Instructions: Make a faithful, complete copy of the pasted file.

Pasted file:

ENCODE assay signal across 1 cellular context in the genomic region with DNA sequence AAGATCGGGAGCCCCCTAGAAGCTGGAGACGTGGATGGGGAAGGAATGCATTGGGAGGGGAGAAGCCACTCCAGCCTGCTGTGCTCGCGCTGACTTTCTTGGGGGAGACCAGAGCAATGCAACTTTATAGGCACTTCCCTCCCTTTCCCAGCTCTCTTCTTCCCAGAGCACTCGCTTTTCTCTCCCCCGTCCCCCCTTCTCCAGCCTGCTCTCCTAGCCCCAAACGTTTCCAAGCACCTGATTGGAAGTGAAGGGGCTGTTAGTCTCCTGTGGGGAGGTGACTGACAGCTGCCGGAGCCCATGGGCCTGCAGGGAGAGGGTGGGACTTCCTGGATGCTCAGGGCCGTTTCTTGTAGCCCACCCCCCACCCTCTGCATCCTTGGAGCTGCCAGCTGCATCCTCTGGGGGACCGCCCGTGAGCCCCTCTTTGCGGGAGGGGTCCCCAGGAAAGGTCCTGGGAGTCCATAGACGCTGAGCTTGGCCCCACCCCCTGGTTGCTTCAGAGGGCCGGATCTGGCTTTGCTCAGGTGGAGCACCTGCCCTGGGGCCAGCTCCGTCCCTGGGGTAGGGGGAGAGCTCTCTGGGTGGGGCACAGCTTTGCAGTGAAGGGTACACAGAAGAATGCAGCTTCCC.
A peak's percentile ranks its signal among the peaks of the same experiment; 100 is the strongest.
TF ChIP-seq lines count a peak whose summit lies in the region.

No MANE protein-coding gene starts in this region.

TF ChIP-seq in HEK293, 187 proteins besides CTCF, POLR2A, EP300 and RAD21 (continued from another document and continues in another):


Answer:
ENCODE assay signal across 1 cellular context in the genomic region with DNA sequence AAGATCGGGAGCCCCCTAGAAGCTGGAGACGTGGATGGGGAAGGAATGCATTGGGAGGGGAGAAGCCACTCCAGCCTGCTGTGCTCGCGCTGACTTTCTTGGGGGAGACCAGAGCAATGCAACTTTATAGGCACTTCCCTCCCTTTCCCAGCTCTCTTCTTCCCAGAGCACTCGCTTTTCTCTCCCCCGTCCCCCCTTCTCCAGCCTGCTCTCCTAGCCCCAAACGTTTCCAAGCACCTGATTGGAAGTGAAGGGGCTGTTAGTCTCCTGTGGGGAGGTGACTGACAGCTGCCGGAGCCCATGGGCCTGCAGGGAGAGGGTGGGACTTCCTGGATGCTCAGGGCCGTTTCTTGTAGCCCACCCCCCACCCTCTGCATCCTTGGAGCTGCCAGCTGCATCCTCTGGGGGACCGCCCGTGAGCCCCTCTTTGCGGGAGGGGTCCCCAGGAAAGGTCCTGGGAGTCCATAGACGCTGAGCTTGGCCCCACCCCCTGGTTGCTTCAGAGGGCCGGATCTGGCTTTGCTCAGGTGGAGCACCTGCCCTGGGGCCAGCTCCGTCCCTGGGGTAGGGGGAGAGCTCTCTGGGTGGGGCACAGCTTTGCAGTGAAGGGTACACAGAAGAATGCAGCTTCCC.
A peak's percentile ranks its signal among the peaks of the same experiment; 100 is the strongest.
TF ChIP-seq lines count a peak whose summit lies in the region.

No MANE protein-coding gene starts in this region.

TF ChIP-seq in HEK293, 187 proteins besides CTCF, POLR2A, EP300 and RAD21 (continued from another document and continues in another):